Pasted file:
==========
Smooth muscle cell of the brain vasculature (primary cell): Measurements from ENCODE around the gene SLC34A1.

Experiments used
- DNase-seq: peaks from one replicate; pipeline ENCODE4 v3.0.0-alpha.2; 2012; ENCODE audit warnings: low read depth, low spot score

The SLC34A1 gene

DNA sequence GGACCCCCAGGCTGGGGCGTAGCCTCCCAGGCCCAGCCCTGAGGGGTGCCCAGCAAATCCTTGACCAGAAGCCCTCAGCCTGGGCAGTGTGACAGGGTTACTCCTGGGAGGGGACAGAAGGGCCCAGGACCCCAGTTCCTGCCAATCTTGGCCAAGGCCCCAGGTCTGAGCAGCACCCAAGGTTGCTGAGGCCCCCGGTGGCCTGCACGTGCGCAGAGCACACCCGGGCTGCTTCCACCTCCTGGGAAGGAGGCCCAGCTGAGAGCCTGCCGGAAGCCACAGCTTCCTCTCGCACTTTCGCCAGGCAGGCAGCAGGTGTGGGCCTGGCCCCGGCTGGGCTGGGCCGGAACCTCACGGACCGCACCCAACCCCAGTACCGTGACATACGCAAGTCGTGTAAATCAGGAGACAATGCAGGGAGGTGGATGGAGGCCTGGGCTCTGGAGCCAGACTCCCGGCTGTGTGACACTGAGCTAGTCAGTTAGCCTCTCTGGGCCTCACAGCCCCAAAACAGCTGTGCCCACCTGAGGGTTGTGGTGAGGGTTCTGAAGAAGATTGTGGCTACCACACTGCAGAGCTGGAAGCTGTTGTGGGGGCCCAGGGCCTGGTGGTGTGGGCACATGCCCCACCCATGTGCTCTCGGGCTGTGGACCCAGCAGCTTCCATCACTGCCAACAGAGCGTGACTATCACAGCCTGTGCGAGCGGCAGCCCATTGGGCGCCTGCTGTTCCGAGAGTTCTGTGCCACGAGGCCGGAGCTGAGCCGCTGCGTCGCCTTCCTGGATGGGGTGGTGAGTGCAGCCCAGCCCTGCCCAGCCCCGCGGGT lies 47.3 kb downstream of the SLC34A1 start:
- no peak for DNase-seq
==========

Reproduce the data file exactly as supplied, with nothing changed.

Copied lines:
Smooth muscle cell of the brain vasculature (primary cell): Measurements from ENCODE around the gene SLC34A1.

Experiments used
- DNase-seq: peaks from one replicate; pipeline ENCODE4 v3.0.0-alpha.2; 2012; ENCODE audit warnings: low read depth, low spot score

The SLC34A1 gene

DNA sequence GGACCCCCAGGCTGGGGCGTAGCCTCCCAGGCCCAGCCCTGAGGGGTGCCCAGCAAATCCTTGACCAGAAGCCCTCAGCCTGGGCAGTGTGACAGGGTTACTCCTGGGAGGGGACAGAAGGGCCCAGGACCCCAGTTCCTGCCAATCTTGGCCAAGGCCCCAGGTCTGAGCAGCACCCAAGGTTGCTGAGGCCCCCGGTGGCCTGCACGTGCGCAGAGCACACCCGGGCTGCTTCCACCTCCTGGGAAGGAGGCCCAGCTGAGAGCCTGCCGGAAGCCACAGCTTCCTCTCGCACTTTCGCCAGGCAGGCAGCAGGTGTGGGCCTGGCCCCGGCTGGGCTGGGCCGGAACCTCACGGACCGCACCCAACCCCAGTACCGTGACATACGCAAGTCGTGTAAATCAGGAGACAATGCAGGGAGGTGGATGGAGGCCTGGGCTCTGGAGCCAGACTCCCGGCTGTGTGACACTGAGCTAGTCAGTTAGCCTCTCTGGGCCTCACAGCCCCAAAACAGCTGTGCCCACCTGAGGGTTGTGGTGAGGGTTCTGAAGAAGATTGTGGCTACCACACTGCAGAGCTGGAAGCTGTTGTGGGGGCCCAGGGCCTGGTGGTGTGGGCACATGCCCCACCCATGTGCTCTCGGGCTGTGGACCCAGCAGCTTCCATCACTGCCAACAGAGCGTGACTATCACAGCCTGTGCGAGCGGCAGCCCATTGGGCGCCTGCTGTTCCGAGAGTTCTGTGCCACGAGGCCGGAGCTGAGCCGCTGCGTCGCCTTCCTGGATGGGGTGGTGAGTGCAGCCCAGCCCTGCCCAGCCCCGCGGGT lies 47.3 kb downstream of the SLC34A1 start:
- no peak for DNase-seq